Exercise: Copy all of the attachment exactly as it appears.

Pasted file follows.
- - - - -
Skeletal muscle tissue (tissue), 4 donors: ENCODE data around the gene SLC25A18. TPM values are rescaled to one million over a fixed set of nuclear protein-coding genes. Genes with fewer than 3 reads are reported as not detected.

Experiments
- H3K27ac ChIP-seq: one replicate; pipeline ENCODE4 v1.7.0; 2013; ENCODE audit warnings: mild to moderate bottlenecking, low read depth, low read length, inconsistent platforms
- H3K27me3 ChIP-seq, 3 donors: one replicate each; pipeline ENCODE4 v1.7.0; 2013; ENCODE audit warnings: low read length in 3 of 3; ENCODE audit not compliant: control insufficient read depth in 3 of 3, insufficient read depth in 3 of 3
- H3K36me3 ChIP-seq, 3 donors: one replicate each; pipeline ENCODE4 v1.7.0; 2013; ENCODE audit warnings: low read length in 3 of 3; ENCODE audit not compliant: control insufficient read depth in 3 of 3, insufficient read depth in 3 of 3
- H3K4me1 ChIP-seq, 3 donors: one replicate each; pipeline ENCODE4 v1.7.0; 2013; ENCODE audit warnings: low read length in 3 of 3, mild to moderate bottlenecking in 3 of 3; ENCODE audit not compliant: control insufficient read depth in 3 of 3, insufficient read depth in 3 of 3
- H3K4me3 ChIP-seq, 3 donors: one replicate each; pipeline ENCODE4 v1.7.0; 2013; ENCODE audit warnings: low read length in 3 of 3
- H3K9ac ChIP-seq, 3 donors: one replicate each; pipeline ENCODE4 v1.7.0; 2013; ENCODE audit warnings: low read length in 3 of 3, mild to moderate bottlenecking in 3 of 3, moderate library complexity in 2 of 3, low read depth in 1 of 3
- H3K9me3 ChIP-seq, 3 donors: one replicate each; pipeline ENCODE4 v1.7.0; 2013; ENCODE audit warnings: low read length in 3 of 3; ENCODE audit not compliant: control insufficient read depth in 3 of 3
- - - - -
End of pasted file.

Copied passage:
Skeletal muscle tissue (tissue), 4 donors: ENCODE data around the gene SLC25A18. TPM values are rescaled to one million over a fixed set of nuclear protein-coding genes. Genes with fewer than 3 reads are reported as not detected.

Experiments
- H3K27ac ChIP-seq: one replicate; pipeline ENCODE4 v1.7.0; 2013; ENCODE audit warnings: mild to moderate bottlenecking, low read depth, low read length, inconsistent platforms
- H3K27me3 ChIP-seq, 3 donors: one replicate each; pipeline ENCODE4 v1.7.0; 2013; ENCODE audit warnings: low read length in 3 of 3; ENCODE audit not compliant: control insufficient read depth in 3 of 3, insufficient read depth in 3 of 3
- H3K36me3 ChIP-seq, 3 donors: one replicate each; pipeline ENCODE4 v1.7.0; 2013; ENCODE audit warnings: low read length in 3 of 3; ENCODE audit not compliant: control insufficient read depth in 3 of 3, insufficient read depth in 3 of 3
- H3K4me1 ChIP-seq, 3 donors: one replicate each; pipeline ENCODE4 v1.7.0; 2013; ENCODE audit warnings: low read length in 3 of 3, mild to moderate bottlenecking in 3 of 3; ENCODE audit not compliant: control insufficient read depth in 3 of 3, insufficient read depth in 3 of 3
- H3K4me3 ChIP-seq, 3 donors: one replicate each; pipeline ENCODE4 v1.7.0; 2013; ENCODE audit warnings: low read length in 3 of 3
- H3K9ac ChIP-seq, 3 donors: one replicate each; pipeline ENCODE4 v1.7.0; 2013; ENCODE audit warnings: low read length in 3 of 3, mild to moderate bottlenecking in 3 of 3, moderate library complexity in 2 of 3, low read depth in 1 of 3
- H3K9me3 ChIP-seq, 3 donors: one replicate each; pipeline ENCODE4 v1.7.0; 2013; ENCODE audit warnings: low read length in 3 of 3; ENCODE audit not compliant: control insufficient read depth in 3 of 3